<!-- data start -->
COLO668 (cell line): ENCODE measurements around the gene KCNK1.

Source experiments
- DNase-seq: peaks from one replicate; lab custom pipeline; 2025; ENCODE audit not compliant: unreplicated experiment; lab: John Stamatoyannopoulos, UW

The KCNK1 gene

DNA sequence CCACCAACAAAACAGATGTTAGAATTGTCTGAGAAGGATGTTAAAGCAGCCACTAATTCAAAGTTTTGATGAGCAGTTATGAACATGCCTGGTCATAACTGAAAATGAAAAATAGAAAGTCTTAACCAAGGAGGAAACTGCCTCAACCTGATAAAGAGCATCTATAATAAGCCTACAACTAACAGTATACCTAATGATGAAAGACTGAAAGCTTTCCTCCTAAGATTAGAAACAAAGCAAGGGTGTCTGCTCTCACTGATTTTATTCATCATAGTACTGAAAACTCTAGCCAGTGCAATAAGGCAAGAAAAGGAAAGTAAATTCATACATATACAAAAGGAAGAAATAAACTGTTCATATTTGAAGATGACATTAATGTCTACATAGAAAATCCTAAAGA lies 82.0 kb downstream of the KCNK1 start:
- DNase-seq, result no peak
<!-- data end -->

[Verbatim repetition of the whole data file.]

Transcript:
COLO668 (cell line): ENCODE measurements around the gene KCNK1.

Source experiments
- DNase-seq: peaks from one replicate; lab custom pipeline; 2025; ENCODE audit not compliant: unreplicated experiment; lab: John Stamatoyannopoulos, UW

The KCNK1 gene

DNA sequence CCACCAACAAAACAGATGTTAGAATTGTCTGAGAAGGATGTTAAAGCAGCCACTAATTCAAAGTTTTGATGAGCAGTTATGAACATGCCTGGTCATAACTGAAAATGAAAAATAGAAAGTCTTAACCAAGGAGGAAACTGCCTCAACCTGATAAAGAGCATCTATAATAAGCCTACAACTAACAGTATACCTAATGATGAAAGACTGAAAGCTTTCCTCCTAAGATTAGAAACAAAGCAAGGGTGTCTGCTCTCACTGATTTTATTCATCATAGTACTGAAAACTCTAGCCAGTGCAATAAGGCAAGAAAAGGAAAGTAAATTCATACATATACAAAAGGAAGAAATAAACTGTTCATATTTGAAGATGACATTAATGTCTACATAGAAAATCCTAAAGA lies 82.0 kb downstream of the KCNK1 start:
- DNase-seq, result no peak